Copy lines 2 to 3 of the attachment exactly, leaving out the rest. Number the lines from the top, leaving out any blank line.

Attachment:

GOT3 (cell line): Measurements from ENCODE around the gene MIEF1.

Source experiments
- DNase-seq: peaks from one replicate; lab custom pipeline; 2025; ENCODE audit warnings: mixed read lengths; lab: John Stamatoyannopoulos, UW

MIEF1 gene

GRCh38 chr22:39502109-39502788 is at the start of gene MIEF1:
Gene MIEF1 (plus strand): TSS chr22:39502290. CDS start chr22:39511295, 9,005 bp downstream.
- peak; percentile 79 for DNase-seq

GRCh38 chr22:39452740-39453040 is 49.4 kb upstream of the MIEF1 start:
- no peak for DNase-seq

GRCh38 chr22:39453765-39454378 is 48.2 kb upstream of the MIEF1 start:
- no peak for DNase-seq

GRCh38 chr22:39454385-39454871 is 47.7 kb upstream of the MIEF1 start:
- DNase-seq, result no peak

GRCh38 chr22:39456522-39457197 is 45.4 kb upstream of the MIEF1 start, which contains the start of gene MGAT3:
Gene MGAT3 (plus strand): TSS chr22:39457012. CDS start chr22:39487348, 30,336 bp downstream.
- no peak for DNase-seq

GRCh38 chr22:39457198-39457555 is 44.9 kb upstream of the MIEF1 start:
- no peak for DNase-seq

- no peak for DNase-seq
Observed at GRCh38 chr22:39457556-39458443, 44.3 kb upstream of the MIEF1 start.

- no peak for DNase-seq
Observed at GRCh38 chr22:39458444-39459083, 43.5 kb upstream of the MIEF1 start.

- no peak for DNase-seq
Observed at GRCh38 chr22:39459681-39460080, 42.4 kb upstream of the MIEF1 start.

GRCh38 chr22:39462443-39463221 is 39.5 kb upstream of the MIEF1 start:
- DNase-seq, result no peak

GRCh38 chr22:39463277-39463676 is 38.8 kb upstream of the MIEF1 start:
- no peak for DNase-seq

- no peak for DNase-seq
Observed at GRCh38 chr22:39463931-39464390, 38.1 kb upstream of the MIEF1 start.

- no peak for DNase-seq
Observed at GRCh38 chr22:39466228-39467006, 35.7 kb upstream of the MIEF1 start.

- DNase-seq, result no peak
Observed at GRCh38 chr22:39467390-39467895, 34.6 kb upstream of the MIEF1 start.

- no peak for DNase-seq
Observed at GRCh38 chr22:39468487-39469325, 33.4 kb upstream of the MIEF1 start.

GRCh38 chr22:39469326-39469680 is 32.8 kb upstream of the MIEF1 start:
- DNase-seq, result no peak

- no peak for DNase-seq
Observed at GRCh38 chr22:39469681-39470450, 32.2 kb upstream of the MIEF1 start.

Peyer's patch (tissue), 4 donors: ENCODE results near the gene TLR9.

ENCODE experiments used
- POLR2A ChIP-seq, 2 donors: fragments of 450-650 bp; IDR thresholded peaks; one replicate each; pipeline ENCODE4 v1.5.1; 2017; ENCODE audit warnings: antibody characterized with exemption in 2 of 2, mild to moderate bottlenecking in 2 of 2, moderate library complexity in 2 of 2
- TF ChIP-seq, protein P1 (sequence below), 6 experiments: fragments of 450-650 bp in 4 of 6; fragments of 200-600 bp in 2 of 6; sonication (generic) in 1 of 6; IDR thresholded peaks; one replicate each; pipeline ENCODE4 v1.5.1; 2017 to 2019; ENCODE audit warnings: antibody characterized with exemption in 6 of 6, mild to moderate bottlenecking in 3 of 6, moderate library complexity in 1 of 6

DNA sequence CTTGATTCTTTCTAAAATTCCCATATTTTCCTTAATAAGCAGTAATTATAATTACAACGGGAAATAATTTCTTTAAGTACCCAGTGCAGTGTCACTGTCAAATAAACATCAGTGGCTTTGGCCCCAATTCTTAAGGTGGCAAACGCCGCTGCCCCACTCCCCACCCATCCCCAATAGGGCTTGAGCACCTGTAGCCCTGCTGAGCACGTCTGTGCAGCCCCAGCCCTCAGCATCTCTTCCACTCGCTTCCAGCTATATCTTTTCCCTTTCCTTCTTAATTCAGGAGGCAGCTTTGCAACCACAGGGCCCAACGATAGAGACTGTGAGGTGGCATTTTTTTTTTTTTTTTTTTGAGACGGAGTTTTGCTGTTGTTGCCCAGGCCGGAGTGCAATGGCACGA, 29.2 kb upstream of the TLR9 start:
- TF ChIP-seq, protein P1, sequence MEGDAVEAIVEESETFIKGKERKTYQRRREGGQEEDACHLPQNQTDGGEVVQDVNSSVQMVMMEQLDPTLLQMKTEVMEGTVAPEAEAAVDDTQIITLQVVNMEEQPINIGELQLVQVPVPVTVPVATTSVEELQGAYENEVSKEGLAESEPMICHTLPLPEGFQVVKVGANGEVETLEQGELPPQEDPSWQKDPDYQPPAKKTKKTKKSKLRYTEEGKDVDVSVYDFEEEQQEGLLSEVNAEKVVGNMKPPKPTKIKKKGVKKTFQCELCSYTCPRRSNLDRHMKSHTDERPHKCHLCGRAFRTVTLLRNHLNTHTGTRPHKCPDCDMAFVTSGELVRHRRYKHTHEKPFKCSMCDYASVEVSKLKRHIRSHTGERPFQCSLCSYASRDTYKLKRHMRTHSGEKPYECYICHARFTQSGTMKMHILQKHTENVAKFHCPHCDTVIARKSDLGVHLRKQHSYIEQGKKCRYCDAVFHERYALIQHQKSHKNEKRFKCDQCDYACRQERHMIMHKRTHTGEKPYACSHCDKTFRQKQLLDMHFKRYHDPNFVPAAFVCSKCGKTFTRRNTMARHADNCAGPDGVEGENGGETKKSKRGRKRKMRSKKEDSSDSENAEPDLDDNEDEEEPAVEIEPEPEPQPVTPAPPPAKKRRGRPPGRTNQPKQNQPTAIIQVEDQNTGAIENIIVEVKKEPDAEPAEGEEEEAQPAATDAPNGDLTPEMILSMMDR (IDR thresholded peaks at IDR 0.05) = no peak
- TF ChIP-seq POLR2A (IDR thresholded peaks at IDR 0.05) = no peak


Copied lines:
Source experiments
- DNase-seq: peaks from one replicate; lab custom pipeline; 2025; ENCODE audit warnings: mixed read lengths; lab: John Stamatoyannopoulos, UW